capital repair

Unintended consequences in capital repair planning

Thursday, November 16, 2023
By Lyndsey McNally

Capital repair planning in the condominium market is a crucial aspect of maintaining and improving aging buildings. However, it is essential to recognize that decisions made in this process can have unintended consequences.

Although our buildings are aging, the condominium market in Ontario is still young. We are learning valuable lessons together as the oldest condos go through their full building renewal cycles.

A condominium manager who had read an article I wrote about the impact of inflation on repair projects recently asked why no one is writing articles about creative repair strategies that could potentially shelter corporations from the larger cost of full-scale replacements.

It’s not that condominium corporations shouldn’t look at alternatives when faced with projects they can’t afford, but there is a risk of unintended consequences.

Pipe lining is one example that comes to mind. For many years pipe lining was an attractive lower-cost solution to full riser replacement, and as a bonus the project was less disruptive to residents. More recently, many of these liners have failed, creating a need to replace water piping on an urgent basis. Not only has the original cost of the project sunk, but the condo must now find the money for a project they didn’t see coming so soon.

When we look at windows, retrofit projects can be good short-term alternatives, but they don’t reset the savings clock towards the larger, more expensive, full window replacement. In the meantime, economic pressures are making these projects less and less affordable every year because they are inflating at a much greater pace than consumer price inflation and the average salary.

Another thing to think about is deferring future projects in reserve fund studies. If a project isn’t going to happen for a very long time, is there harm in pushing it a year or two, or phasing it unreasonably to keep the fees lower today? Many of our aging condos are now suffering because of these past decisions, trying to live with drafty old windows and aging interior finishes because the condominium corporation delayed saving for their replacements.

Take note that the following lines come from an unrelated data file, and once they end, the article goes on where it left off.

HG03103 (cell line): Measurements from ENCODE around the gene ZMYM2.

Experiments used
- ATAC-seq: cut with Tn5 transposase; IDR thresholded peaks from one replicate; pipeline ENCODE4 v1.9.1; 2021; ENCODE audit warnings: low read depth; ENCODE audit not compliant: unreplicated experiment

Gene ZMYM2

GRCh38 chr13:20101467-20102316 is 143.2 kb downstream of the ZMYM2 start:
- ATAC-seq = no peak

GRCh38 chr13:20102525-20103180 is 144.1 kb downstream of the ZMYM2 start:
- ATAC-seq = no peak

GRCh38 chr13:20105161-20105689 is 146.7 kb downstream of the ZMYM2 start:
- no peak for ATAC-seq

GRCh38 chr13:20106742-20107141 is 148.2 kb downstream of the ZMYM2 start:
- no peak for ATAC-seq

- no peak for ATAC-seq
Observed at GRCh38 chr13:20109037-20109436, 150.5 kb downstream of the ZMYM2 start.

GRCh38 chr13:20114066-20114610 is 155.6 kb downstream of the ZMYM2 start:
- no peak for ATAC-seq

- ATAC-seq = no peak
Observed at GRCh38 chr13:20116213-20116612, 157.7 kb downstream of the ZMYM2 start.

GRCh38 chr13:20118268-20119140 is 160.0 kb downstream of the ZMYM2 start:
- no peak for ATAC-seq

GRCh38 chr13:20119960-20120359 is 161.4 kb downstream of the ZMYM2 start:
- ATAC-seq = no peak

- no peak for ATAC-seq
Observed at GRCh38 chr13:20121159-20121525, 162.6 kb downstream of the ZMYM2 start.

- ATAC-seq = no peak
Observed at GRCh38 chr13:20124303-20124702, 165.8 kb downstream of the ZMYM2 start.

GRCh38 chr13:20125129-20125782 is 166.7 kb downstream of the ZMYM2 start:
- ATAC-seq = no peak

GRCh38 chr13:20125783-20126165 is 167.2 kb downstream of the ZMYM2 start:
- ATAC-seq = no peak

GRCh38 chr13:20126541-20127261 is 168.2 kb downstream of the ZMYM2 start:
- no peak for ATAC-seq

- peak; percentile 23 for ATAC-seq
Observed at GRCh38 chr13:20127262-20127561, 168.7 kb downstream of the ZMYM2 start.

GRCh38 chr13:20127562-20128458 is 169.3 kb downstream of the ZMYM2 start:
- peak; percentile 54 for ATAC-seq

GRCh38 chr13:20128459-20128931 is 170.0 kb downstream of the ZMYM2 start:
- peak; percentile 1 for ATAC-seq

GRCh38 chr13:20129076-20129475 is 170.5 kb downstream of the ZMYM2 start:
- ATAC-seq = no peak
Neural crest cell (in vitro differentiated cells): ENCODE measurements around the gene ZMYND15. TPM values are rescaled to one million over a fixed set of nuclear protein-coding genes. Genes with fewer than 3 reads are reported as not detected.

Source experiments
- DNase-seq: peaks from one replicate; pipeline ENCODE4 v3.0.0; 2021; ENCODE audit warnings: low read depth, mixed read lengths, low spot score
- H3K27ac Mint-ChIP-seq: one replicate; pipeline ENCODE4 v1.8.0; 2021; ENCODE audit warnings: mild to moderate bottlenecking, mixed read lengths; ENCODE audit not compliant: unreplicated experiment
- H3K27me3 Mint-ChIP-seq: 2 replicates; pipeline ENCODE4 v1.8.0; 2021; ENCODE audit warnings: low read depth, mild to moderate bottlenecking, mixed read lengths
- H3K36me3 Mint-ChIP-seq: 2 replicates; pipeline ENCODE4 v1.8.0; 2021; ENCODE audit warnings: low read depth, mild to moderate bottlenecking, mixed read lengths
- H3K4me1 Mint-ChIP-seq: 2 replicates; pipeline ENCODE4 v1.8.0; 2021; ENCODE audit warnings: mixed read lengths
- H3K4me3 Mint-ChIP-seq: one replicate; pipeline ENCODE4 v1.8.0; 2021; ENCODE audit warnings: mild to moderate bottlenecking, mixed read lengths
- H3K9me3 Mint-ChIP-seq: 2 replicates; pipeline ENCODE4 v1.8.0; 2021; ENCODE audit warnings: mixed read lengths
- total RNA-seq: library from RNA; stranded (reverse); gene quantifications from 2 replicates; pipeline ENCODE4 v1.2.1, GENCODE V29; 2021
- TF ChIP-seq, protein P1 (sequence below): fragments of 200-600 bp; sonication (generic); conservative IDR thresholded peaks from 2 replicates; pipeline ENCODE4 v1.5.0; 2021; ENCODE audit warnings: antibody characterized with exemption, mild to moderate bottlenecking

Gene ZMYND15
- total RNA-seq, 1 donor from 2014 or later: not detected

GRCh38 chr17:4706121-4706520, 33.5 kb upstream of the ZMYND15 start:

Here’s one that’s near to the hearts of reserve fund planners—phasing in increases to condo fees. The fact is that longer phase-in periods equal higher condo fees in the end. Longer top-up periods only delay necessary increases to condo fees. This is why most reserve fund planners will not accept top-up periods longer than three years as “adequate”.

A recent client of mine, chosen at random, illustrates this point. The condo’s current plan is to increase reserve fund contributions 45 per cent each year for the next three years, which amounts to $371 per unit per month total.

If instead they increased the contributions by 120 per cent in the first year, the increase required over the same three-year period would be reduced to $233 per unit per month. The longer you stretch out the required increase, the larger the gap gets. The desire to reduce the cost today is natural, but the unintended consequence is that it’s making it harder and harder in the future to catch up to the level of contribution required.

The unintended consequences are not always financial. There are issues associated with safety, liability, community standards, property values, project execution, and insurability to consider.

There is still an important point to be made here about due diligence. Condo corporations should absolutely explore information about their repair options, and there is no harm in exploring creative solutions.

If you are spending on behalf of your community, be sure that you are doing the right thing, and the only way to do that is to understand all potential solutions. But always make sure that part of the process is to consider both the short- and long-term impacts as part of the decision-making process.

A more in-depth discussion on the unintended consequences in capital repair planning will be discussed during a panel on reserve funds at the 2023 Condo Conference on November 17.

Lyndsey McNally is President of the Toronto & Area Chapter of the Canadian Condominium Institute and Director of Condominium Finance at CWB Maximum Financial where she works exclusively with condominium corporations, property managers and other condominium stakeholders to develop and implement customized financing solutions. She is also a licensed condominium manager.


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